The next box shows “Hermod Requesting the Release of Baldur from Hel.” Baldur had been killed by Hödur, at Loki's instigation, with the mistletoe and had to go down to Hel. His wife Nanna accompanied him. All gods and goddesses are saddened, especially his mother Frigg. To quench her tears, Hermodr has offered to ride to Niflhel on Odin's steed, perhaps to beg Baldur to leave the underworld goddess. It took him nine days to reach his goal. Now he is standing in front of the steps of Hel's throne, wearing a helmet and short robe and coat. Dark and grim, she looks at him because of his light complexion strangely contrasts with the ash-gray bodies of the inhabitants of Hel's realm. Hel's upper body is bare. Her hair falls on her neck. In her right hand, she has a scepter wrapped with a snake. On the steps of her throne her servants gather: Worry, Greed, Hunger, Indolence, Despair, and Misery. "Misery” appears almost worn out and heavily pressed;  on the other side “Despair”, wrings his hands, and similarly “Worry”. “Indolence” lays down in shameless idleness, “Hunger” gnaws a bone and “Greed” attempts to tear it out of his mouth. —The painter has personified Hel's attributes —Hunger is actually her bowl, Greed her knife. The underworld appears gruesome, especially the part on the left in the foreground where snakes wind around the bodies of the damned.

The hall formed by rocks seems to bulge immeasurably in the various sections of which we see the contorted faces of the wretched inmates. In the foreground on the right is Baldur, in front of his seat of honor, which is granted to him here. Nanna sits in front of him and hugs him lovingly. Baldur's head is still wreathed, but the blossoms and flowers are wilted; he looks woefully at Hermodr, who points to him with his right hand, while he looks up at Hel with lifted left hand, giving more emphasis to his request for the return of Baldur. We know Hel would allow Baldur to return if everything on earth, without exception, cried. Only the giant woman Thökk, who was Loki, did not. So Baldur remained with Hel.
The last box now represents the final battle, Ragnarök , “The Twilight of the Gods”.  On the left, we see the Midgard serpent rising out of the sea, so that the foaming waves rise high, washing against and over the shore. In the distance one can see the ship Naglfar sailing;  above it, the sons of fire soar through the sky, equipped with various weapons and torches. Their leader, Surtur, shows them the way. He stands on the top of a high, steep mountain with a shining sword, his left hand leaning on the shield. Fire also shoots up out of the earth. A volcano hurls lava and flames upward. Crowds of warriors who head the call of Heimdall's Horn to fight come riding over the rainbow bridge to the Vigrid plain, on which the Einherier and Aesir oppose the hostile forces. The goddesses lament, desperation marks their features and their gestures. But resolve and determination lie on the face of Odin, who is armored, on his white stallion with helmet, byrnie, and spear, inspecting his troops and then turning against the terrible Fenris Wolf. — Next to him, Thor rushes forward full of wrath. His wife Sif, who clings to him, seems to want to hold him back. But he cannot be held back. With the hammer in his iron-shod right hand, his head protected by a helmet, he storms on because his mortal enemy lifts her head gruesomely in the distance. He wants to smash it. His belt of strength increases his power.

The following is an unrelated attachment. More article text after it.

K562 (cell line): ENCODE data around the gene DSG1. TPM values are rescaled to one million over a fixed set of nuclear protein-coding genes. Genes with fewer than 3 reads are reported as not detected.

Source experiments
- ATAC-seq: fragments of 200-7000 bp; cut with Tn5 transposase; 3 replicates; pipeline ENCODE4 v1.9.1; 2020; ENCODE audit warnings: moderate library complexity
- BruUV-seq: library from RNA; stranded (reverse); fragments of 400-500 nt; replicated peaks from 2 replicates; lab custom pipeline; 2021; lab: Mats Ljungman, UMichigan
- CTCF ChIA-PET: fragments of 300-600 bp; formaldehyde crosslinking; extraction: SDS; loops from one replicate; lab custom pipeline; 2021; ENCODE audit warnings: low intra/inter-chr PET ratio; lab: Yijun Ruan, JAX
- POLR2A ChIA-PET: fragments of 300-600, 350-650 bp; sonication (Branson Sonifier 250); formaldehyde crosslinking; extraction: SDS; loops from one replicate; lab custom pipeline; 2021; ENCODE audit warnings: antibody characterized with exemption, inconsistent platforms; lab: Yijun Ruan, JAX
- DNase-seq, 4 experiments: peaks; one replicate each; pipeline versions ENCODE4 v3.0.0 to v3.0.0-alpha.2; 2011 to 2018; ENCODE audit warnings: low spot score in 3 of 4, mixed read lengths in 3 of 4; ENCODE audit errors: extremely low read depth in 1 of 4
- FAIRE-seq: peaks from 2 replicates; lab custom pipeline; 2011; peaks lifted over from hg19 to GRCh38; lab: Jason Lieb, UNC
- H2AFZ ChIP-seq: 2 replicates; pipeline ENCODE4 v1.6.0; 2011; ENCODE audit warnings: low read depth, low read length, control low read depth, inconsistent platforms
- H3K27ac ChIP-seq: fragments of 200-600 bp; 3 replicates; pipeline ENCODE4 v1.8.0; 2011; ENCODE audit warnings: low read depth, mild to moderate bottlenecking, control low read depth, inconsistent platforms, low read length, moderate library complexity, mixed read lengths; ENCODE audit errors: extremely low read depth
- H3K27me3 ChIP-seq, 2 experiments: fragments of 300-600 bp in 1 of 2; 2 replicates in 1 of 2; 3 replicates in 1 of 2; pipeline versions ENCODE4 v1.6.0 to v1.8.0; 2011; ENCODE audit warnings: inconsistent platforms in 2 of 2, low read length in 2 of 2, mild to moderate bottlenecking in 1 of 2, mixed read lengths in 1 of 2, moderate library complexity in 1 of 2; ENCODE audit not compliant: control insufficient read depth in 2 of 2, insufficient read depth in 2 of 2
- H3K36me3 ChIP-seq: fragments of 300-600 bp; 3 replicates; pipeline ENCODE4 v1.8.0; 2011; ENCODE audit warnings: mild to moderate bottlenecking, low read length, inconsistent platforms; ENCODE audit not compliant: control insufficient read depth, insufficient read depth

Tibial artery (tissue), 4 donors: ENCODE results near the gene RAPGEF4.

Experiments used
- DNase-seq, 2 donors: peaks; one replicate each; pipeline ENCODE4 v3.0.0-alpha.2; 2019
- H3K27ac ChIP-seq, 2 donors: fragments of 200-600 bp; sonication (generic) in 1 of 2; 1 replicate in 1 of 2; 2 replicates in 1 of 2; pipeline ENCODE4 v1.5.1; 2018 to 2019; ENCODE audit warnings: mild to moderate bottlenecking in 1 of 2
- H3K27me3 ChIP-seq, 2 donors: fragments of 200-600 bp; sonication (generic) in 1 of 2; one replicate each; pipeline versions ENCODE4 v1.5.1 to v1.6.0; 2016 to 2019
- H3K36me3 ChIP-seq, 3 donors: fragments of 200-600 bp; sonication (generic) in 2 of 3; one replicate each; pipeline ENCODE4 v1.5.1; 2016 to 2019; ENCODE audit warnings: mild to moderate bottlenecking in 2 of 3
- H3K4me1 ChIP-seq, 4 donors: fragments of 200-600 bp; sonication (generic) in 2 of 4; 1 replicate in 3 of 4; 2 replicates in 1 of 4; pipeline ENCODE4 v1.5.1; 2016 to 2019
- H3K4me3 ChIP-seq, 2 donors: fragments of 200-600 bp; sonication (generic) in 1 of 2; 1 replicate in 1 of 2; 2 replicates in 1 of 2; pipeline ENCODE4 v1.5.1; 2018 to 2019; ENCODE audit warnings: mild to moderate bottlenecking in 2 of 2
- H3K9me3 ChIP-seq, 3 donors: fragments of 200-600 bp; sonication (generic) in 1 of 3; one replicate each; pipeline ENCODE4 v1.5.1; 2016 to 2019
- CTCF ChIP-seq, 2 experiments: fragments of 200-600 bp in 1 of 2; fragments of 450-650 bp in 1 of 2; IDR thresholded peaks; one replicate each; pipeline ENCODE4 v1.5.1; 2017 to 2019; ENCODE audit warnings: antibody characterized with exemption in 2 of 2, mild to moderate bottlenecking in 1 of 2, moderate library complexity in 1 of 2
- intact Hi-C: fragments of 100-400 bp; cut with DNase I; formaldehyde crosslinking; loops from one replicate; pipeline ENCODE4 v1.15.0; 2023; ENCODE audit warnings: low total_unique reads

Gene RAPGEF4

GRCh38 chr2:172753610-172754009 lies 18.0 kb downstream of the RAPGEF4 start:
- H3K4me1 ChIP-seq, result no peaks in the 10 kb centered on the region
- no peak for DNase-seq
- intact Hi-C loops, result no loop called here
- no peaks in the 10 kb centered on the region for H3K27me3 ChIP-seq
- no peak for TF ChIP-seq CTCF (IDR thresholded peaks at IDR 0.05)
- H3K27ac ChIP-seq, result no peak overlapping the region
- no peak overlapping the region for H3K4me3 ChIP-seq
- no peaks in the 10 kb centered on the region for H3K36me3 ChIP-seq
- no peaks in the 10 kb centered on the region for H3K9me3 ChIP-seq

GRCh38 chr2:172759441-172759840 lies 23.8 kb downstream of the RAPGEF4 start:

Two more pictures by the same painter Karl Ehrenberg  are “The Norns” and “For Valhalla”.
     We see the Norns at the foot of the World Ash. Two swans swim in the primeval fountain in front of them. Urd, the oldest, painted as an old woman, is sitting at the edge of the water and carving runes into a staff so that the past does not disappear from memory. She is wrapped in a draped  gray robe. Next to her sits Skuld, young in years, but with a serious face gazing into the future, whose veil seems to lift her upraised hand. She has a blank rune tablet next to her and a rune-cutting knife in her right hand, but it's not time to  rist yet. —Above these two stands Verdandi, a beautiful virgin figure. While Skuld's head is wreathed, she holds flowers in each hand to spread and a wreath to give to contemporaries. It symbolically represents the struggle for the existence of the present. She is armed with a dagger and wears a winged helmet. Skuld's robe and hair are dark, like the future she symbolizes. Bright and light, on the other hand, are Verdandi's dress and hair, which flows down in abundance.

         The picture “For Valhalla” shows two Valkyries, figures of magnificent women, leading a hero to Odin's hall. The warrior sits on a white steed. He already seems to see the shining castle in front of him. Because as if blinded, he holds his right hand over his eyes. A winged helmet covers his head on which the Valkyrie, who rides on a dark steed to his right, lowers the wreath of glory. A byrnie protects the fighter's chest, and on the left hangs his shield. His face shows ideally masculine, handsome features. The Valkyrie on the right swings her spear with her right hand, a helmet with mighty wings covers her head, and she looks at the hero with flashing eyes. The Valkyrie on the left walks alongside and holds the reins of the horse, carrying the hero with her right hand. She holds the spear in her left. A woman protects her upper body with a strong belt, a short battle sword hangs on the back of the shield. Her helmet is not decorated with wings.

       Ehrenberg went about the representation of the Germanic deities and the scenes from the life of the gods with passion. Some images of gods do not quite correspond to the idea that the reports give us about them. In general, we like his drawings, although we have to admit that he softened the harsh grandeur of the ancient gods and brought it closer to a more modern expression. A mixture of both that seems to us most evident in the last picture mentioned, “For Valhalla”.  
Detailed description by Dr. Paul Hermanowski, 1891, translated from German and edited.
Thank you for the inspiration Chandelier!